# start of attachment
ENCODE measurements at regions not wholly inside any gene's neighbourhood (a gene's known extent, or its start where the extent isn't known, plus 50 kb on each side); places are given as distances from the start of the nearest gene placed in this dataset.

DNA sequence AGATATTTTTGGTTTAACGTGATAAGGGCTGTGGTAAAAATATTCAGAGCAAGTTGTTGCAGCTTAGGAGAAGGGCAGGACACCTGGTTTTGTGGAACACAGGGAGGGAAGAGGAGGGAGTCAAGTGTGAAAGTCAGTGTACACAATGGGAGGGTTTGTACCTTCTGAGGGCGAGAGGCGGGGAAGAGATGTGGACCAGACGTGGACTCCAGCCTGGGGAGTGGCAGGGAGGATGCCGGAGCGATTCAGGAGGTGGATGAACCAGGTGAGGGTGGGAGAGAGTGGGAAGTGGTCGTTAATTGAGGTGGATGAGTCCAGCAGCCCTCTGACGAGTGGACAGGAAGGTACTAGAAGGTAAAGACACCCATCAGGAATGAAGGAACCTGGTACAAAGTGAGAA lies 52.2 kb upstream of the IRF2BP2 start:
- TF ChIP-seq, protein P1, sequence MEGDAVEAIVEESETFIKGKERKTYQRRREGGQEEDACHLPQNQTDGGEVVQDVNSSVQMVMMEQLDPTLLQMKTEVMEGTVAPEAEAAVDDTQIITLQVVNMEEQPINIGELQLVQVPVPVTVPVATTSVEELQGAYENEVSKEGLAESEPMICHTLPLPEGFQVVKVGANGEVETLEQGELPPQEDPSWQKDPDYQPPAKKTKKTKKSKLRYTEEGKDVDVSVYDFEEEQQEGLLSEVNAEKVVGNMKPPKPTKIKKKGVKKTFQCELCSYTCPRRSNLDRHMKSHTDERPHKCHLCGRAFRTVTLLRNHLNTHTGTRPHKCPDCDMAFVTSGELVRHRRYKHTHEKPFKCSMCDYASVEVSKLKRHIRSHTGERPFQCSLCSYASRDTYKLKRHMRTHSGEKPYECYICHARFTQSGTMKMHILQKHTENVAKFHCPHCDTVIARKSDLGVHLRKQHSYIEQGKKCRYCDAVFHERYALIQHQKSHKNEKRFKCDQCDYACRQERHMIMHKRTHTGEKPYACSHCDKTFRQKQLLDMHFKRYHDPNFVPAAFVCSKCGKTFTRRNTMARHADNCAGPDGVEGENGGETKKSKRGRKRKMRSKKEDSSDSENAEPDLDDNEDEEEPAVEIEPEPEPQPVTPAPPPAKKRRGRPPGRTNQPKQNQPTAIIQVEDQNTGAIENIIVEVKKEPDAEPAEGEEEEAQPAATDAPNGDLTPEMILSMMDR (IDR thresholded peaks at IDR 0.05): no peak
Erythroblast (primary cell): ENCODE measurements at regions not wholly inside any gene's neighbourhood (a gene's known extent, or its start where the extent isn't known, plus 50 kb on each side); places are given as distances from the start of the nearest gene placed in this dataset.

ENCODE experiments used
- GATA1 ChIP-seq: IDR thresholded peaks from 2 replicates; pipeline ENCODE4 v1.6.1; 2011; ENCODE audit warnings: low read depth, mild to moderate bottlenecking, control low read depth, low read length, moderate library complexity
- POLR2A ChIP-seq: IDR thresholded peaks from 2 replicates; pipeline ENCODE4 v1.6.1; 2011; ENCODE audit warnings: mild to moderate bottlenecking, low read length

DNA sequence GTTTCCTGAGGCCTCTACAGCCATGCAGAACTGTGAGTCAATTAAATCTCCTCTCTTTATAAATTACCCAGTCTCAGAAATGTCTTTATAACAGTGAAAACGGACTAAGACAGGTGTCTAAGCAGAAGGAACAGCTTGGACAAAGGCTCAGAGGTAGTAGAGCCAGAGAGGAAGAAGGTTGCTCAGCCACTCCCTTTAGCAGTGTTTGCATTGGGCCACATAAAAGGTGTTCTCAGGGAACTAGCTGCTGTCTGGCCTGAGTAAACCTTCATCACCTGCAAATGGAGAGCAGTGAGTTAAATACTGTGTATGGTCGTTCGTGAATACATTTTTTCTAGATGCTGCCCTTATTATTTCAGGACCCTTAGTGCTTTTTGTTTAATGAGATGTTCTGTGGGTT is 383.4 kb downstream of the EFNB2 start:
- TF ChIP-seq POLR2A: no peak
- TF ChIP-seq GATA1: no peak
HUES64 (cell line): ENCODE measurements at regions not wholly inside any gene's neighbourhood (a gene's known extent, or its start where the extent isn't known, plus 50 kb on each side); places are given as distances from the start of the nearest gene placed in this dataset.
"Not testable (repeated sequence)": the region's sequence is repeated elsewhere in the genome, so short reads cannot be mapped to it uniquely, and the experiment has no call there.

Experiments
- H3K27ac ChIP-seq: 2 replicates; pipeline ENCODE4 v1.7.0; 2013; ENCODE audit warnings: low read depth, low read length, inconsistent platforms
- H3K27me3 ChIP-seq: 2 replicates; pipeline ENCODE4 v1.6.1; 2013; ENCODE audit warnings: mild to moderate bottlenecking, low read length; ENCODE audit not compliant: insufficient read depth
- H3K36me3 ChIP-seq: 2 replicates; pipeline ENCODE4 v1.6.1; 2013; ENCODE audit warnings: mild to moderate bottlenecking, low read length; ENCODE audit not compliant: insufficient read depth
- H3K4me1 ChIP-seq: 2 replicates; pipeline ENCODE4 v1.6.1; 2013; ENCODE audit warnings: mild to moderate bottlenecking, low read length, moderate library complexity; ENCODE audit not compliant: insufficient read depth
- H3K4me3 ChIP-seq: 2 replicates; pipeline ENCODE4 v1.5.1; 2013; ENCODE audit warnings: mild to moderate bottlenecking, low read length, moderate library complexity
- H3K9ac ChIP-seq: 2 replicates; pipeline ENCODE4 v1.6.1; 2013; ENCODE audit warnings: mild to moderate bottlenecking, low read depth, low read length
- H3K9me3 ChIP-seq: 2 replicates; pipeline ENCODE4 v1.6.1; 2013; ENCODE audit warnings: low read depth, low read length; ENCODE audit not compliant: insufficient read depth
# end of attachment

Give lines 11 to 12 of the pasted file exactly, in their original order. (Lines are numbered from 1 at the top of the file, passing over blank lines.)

HUES64 (cell line): ENCODE measurements at regions not wholly inside any gene's neighbourhood (a gene's known extent, or its start where the extent isn't known, plus 50 kb on each side); places are given as distances from the start of the nearest gene placed in this dataset.
"Not testable (repeated sequence)": the region's sequence is repeated elsewhere in the genome, so short reads cannot be mapped to it uniquely, and the experiment has no call there.